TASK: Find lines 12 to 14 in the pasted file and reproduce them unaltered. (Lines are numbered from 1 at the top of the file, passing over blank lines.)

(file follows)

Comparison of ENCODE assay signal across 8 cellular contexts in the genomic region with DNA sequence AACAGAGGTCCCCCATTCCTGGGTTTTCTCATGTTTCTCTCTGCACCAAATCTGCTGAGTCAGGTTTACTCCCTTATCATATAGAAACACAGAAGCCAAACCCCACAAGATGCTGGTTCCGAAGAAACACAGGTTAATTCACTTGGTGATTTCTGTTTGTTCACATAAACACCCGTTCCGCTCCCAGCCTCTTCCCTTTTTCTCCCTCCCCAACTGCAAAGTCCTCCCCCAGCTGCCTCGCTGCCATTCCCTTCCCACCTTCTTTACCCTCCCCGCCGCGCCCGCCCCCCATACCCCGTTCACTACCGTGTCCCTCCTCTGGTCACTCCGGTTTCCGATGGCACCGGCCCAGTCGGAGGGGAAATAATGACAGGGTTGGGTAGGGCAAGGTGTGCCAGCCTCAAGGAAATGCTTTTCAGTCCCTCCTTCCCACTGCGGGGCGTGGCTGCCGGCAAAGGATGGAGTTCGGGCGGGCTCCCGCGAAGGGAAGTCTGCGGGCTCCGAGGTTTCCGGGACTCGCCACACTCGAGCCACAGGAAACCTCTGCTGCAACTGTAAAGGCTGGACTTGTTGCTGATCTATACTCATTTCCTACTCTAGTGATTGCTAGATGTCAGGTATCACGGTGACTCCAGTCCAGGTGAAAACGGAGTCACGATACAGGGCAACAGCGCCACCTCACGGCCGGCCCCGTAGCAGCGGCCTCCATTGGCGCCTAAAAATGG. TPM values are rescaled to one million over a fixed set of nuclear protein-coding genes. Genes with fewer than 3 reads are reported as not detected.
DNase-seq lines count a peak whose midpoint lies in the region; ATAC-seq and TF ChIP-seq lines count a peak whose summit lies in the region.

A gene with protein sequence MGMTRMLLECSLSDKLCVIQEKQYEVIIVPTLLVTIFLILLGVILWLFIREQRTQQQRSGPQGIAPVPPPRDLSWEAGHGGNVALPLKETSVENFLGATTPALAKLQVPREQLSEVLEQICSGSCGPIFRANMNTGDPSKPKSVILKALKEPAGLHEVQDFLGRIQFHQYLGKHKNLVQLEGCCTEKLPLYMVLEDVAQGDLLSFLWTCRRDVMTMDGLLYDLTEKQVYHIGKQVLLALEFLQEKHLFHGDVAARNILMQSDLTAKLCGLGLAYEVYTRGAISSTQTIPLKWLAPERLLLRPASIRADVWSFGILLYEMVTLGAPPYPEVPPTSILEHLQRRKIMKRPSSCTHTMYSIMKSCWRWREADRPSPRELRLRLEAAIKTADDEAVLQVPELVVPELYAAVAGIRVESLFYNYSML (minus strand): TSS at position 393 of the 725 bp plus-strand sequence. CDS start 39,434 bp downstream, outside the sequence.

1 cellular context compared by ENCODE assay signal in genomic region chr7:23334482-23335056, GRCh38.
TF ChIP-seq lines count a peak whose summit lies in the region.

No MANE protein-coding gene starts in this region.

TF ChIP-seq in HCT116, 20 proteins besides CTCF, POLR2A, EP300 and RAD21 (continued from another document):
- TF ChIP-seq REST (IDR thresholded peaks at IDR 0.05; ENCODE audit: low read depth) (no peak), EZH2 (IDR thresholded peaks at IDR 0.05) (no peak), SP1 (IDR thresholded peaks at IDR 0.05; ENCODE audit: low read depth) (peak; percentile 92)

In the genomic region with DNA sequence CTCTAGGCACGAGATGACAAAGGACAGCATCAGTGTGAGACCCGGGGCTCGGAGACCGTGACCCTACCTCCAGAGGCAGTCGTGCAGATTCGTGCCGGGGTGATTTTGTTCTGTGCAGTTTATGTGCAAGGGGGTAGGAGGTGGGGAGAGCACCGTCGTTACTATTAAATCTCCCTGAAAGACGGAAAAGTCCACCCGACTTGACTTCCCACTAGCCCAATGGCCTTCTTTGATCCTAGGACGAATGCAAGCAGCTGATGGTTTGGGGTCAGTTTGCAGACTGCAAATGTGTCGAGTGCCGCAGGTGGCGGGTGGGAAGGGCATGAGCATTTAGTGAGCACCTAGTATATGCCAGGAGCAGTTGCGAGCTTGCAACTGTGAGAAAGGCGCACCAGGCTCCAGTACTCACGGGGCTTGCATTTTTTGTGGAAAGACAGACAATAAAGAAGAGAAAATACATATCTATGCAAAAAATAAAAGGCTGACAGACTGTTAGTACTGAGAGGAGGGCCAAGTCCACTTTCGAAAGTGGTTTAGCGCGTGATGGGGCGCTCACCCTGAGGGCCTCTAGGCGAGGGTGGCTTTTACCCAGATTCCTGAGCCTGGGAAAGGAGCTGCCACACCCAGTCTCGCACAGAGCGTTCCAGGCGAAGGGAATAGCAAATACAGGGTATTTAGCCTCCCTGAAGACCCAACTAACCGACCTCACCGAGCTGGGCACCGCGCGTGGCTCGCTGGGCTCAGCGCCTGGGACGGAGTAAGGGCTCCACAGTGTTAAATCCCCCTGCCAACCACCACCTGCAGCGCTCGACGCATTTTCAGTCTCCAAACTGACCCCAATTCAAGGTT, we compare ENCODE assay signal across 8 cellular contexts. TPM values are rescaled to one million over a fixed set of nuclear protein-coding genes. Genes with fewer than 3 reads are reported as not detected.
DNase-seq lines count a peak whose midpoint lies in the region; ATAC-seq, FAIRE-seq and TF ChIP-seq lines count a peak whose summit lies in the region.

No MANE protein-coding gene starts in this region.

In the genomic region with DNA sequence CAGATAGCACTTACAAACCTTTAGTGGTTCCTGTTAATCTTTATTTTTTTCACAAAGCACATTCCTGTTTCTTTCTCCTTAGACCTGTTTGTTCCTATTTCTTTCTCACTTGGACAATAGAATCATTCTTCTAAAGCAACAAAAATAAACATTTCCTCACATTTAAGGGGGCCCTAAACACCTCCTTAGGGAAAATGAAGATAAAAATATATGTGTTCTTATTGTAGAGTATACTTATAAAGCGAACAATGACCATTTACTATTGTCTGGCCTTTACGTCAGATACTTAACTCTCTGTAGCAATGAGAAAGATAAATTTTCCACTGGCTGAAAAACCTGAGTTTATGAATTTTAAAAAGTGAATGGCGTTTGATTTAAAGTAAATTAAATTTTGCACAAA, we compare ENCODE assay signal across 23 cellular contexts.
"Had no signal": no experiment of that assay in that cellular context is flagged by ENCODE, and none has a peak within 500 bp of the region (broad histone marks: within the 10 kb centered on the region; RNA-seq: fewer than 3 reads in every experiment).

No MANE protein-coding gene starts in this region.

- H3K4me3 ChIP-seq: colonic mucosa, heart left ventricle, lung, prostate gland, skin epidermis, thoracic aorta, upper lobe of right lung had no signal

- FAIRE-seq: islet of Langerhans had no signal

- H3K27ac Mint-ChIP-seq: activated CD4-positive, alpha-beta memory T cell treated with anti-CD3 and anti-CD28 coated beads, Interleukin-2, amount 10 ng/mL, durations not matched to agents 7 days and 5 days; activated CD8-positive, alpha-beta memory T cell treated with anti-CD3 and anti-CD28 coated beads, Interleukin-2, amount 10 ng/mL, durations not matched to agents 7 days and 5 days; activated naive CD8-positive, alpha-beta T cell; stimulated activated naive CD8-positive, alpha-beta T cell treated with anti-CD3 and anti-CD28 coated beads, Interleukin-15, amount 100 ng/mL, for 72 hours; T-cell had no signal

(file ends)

In the genomic region with DNA sequence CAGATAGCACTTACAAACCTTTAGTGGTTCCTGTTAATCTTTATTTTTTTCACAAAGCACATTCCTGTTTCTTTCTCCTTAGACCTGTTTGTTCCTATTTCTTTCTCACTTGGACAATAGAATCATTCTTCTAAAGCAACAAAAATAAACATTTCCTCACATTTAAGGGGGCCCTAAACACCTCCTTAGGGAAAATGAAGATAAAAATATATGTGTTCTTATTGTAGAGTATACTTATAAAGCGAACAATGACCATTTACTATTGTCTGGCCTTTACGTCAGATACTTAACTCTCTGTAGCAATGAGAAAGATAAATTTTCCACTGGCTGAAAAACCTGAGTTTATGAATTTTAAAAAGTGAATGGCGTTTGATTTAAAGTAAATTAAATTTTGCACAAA, we compare ENCODE assay signal across 23 cellular contexts.
"Had no signal": no experiment of that assay in that cellular context is flagged by ENCODE, and none has a peak within 500 bp of the region (broad histone marks: within the 10 kb centered on the region; RNA-seq: fewer than 3 reads in every experiment).

No MANE protein-coding gene starts in this region.